Episcopal Church Women (ECW) came into being, a woman’s world was different.
The organization known as ECW has existed for more than a century before it
took on its ECW name, in 1985 – in 1871, at General Convention, it was
established as the Women’s Auxiliary to the Board of Missions.
lot has changed since 1871.
Communion’s women’s ministry is changing, too, adapting to the needs, schedules
and talents of the women here. “We’re women who are in all different ages and
stages of life,” says vestry member Sarah Cowens. “All stages have their
different gifts, their different knowledge,” continues Liz Crites, current
president of ECW.
longtime focus has been hospitality, a ministry that won’t go away, but it is
now building its plans for outreach and community-building, “feeding the women
of the church, spiritually,” says Cowens.
changing its name to reflect its mission – Women’s Ministry – while remaining
part of the diocese and national ECW.
Women’s Ministry will hold a kickoff
event on April 7, with the Reverend Mitzi Minor, ordained minister in the Cumberland Presbyterian Church and a faculty member of Memphis Theological Seminary, as guest speaker. Tickets for the dinner are $20 in advance, and a nursery is available by request free of charge (call the church, 901-767-6987).
Dr. Minor’s interview with Holy Communion Minister of Communication:
the transformation of women’s ministry, across denominations:
have to find a way to affirm what was done in the past, and revisiting for what
church women are now, and what their sense of their gifts and what they have to
offer. The common thread, I suspect, is, I want to be a full participant in this
particular community of faith. What it means to
be a full participant looks different to a new generation of women than it did.
ways in which we imagine women’s ministries – I call it a transformation of our
imagination… claiming our heritage and a new world at the same time.
this new world, to re-vision is not to disdain the old vision, but to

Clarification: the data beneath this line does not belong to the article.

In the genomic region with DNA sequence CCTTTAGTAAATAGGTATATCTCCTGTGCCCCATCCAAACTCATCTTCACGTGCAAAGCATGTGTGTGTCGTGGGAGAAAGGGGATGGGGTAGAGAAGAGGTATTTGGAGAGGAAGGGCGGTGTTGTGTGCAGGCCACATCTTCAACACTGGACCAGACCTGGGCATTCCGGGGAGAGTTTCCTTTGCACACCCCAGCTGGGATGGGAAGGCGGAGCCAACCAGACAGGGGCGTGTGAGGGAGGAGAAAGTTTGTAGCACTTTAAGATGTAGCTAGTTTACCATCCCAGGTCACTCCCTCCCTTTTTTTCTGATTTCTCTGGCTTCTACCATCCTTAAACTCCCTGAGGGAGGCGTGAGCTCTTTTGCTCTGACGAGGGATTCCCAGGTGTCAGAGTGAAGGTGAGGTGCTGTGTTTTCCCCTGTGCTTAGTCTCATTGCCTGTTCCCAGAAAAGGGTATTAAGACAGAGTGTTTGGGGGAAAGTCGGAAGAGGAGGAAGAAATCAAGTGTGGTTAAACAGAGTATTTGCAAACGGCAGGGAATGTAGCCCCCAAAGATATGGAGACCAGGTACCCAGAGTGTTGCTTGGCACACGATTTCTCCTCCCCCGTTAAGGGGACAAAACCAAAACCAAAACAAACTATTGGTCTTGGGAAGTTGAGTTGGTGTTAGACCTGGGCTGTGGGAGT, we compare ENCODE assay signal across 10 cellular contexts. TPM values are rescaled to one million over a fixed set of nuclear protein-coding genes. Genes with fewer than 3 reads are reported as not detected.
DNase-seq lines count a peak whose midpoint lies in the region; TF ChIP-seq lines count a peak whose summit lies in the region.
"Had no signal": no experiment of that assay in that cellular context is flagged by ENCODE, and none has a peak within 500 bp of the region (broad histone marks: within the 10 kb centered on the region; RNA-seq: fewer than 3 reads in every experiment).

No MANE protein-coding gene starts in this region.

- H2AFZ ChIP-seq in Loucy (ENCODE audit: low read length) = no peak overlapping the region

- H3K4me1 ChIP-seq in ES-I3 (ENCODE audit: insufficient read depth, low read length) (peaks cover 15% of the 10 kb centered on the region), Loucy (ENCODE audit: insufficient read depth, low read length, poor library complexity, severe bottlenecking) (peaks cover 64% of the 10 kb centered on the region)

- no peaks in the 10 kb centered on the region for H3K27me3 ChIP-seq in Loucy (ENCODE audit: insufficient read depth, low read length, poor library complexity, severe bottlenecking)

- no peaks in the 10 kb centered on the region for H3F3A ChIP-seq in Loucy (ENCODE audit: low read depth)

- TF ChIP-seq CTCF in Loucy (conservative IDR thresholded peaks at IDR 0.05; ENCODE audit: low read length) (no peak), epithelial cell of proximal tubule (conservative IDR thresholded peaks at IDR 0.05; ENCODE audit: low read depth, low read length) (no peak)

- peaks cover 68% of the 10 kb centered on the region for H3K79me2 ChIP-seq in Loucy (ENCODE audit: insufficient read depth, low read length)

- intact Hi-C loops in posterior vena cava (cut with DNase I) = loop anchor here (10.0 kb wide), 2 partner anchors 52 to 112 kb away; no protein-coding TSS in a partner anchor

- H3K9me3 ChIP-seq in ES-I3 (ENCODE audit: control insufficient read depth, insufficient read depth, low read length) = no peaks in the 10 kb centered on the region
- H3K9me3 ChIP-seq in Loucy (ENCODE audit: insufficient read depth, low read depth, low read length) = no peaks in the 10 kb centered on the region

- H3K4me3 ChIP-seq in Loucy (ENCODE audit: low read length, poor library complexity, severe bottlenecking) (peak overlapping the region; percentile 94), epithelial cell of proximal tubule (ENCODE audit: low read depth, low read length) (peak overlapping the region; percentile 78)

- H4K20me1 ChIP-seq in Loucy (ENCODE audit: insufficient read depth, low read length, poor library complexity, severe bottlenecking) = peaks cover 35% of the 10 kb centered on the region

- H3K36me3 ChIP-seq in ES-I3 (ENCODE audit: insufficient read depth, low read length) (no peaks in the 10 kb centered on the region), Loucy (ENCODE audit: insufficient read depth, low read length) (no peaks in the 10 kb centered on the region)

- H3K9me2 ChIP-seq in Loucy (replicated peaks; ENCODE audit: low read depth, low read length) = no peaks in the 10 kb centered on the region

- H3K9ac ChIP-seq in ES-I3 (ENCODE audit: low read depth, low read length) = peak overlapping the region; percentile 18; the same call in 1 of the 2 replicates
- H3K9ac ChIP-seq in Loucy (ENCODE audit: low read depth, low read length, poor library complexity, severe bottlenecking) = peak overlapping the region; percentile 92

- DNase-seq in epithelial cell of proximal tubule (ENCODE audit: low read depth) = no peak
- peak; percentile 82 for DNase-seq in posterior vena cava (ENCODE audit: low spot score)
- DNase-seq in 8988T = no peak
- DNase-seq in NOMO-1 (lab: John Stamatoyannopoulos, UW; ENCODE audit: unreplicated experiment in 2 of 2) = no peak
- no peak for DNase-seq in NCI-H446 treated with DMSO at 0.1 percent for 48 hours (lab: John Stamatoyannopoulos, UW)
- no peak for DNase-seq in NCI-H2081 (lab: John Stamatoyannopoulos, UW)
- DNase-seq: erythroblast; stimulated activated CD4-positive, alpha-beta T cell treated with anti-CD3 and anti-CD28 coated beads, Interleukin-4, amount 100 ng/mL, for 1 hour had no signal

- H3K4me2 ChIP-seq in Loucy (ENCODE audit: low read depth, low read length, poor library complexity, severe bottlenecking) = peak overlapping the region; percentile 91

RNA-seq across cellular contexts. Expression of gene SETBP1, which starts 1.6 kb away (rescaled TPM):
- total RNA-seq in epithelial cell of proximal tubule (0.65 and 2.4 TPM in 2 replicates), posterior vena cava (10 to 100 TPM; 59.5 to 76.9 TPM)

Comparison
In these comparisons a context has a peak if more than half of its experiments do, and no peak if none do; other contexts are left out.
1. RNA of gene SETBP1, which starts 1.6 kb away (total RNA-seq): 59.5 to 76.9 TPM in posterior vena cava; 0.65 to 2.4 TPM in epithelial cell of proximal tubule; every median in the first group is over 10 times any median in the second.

acknowledge that the world has changed and the lives of women have changed” –
while building bridges between the generations.
On her faith, and her 1991
was raised southern Baptist, so that ought to tell you a lot. But I was raised
in a southern Baptist church that was very conservative, but not
fundamentalist. Being Baptist [had to do with] consciousness, religious
liberty and a person’s right to talk to God and to experience God in whatever
way he or she did.
I went to seminary and the fundamentalist takeover of the denomination was
under way. There are many Southern Baptist women who
are ordained. They don’t have jobs, but…
Dr. Minor worked in youth ministry,
went to graduate school, decided to become a professor.
can’t even tell you when ordination became a part of that call,” but the
Baptist Church made that “less and less likely… because of the fundamentalist
takeover. I would not be a casualty of that war.
things converged for me to become Cumberland Presbyterian.”
On the influence of storytelling in
Dr. Minor’s life and work:
grew up among storytellers. Most of what I know about my family comes from
listening to my dad, and later my mom [and grandparents]. I would sit and
listen and ask them questions.
is a vital part of human existence. There’s something fundamental to how we
understand our own lives as an unfolding story. We use that language. Our
storytelling can be just wonderfully entertaining, but it is often much more
no accident that Jesus told stories. The great ones have always been
storytellers. Our Christian tradition is full of them.
you are a preacher or a teacher, part of the value of telling stories is
they’re disarming. Before you know it, you’ve had your world turned inside out.”
The Facebook invite to Thursday evening's event can be found here.
Photo: Jeff White, courtesy Grace-St. Luke's Episcopal Church